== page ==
Army veteran John Newcomb recently went on a 22-day march holding a skeleton dressed in Army fatigues. Some who came across the marching veteran may have assumed it was a Halloween costume, but the reality is a lot scarier — and sadly, very true.
Facebook user Stacy Kieper ran across Newcomb in Troy, New York, and posted this photo with an explanation.
I saw this man walking and I had to stop. He was sweaty and out of breath, struggling to carry this skeleton dressed as a soldier. I asked what he was doing and he was holding back tears. He told me he is raising awareness. When I asked what for, he told me he lost another friend to suicide yesterday. His friend is a soldier too.
If you see this man walking in Troy, he has fought for our country. And is still fighting for his brothers and sisters. By far one of the most amazing & beautiful things I’ve ever seen.
Newcomb says the goal of his march is to bring attention to the fact that 22 veterans commit suicide every day in America. Many people have been touched by his campaign, and have shared words of encouragement for bringing attention to this cause.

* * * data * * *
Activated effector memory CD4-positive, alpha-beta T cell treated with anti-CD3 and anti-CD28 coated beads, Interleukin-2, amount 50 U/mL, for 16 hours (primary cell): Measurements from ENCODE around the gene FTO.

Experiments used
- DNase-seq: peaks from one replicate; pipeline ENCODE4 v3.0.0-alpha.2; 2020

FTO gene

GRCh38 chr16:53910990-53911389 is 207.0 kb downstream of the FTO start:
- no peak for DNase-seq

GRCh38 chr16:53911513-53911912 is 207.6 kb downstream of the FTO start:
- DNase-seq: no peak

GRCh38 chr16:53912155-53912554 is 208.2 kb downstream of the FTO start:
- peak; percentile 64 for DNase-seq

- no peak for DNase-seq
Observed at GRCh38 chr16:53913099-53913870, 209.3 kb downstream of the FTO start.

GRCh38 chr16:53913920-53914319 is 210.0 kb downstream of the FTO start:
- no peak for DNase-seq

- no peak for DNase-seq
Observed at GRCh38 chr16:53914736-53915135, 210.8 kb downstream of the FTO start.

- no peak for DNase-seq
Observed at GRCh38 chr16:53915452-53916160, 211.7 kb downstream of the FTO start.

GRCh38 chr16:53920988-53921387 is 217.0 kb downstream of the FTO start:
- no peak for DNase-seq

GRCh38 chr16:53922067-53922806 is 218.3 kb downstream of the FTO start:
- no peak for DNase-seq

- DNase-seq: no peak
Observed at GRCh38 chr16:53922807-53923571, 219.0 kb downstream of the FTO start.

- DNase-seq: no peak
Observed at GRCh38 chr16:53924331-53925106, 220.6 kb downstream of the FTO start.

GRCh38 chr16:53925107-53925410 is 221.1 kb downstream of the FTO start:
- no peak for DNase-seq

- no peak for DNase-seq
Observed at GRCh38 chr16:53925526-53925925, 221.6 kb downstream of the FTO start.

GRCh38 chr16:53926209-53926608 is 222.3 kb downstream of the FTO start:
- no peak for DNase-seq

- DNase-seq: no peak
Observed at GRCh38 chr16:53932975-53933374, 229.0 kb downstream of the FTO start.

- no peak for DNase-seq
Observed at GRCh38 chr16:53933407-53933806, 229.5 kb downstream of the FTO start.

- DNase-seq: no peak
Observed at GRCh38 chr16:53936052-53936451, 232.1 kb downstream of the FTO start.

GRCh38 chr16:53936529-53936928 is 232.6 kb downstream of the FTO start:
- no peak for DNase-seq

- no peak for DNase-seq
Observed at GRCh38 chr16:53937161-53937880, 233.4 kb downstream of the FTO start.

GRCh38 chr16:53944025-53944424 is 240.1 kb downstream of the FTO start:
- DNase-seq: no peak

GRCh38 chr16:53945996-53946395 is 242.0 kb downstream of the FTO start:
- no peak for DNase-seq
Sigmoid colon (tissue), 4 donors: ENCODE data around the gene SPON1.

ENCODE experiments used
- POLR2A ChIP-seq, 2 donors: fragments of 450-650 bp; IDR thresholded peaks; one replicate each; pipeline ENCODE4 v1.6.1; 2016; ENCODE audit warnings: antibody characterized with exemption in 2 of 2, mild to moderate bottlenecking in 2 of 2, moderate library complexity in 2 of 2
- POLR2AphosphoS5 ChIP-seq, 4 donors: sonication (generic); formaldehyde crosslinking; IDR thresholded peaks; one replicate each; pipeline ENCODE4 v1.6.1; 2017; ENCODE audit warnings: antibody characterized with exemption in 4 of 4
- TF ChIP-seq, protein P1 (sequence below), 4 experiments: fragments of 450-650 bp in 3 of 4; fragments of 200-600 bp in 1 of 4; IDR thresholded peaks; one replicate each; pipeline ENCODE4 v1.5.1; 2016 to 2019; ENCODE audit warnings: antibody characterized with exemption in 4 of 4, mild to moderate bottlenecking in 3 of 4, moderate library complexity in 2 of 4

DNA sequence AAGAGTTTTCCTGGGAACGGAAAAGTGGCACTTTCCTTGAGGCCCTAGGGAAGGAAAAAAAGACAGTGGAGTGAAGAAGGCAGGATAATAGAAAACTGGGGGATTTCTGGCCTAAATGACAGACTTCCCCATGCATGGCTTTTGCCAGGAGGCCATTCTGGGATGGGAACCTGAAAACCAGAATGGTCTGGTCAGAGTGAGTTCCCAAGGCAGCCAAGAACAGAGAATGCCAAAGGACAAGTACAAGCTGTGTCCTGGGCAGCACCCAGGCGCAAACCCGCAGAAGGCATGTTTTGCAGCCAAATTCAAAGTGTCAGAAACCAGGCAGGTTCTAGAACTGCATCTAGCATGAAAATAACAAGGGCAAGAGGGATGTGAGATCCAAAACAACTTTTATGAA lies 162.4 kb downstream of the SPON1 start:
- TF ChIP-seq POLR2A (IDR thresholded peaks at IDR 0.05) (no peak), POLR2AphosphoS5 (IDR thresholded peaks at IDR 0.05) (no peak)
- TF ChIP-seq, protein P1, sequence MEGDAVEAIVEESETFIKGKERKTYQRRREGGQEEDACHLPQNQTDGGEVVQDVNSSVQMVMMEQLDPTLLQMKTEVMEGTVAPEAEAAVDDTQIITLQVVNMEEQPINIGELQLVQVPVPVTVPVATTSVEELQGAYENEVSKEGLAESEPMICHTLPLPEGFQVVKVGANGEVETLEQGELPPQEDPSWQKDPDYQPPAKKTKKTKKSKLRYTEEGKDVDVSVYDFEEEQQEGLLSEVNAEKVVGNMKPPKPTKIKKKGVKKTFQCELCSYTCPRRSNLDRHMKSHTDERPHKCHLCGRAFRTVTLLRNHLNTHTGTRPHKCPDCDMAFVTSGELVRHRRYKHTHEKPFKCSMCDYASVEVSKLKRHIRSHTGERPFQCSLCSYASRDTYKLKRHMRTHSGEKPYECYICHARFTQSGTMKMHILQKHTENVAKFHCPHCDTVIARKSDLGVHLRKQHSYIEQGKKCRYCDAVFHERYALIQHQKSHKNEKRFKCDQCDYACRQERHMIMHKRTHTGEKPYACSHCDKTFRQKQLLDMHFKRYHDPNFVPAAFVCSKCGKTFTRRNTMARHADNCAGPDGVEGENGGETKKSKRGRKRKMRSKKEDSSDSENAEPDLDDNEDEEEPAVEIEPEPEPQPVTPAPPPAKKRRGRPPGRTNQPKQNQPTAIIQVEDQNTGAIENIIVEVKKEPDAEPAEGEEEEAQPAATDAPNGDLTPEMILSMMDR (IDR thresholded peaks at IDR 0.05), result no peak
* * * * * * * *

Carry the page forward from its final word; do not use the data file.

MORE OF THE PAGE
What a wonderful cause it’s a terrible shame it’s needed but thankfully attention is being brought to this great cause. God bless our Veterans. Praying there will be no more death, no more spirits of suicide, heaviness, or lies from the enemy. I speak resurrection life over these men and women, and life more abundantly in Jesus name I pray. Amen. I pray you’ll know the love of the Father God in heaven… That in those darkness moments you’ll cry out to Jesus nd receive His grace mercy, truth and love. He loves you and so do I, and so do sooo many others.
Lex Rae Veeder
He is an inspiration to everyone. What a moving thing to do for his soldiers and fellow veterans. Some people forget how hard their struggle was, but it is nice to see that some will go above and beyond to honor and protect and leave no man behind.. Well done. I admire you
You can find more information and photos about his march on his Facebook page.
His message to veterans who suffer from mental and physical pain is simple but powerful — “You are never too heavy, I will carry you.”
Thousands of people have seen and supported his cause — but this is an issue that should be known to millions. Let’s do our part and keep it going.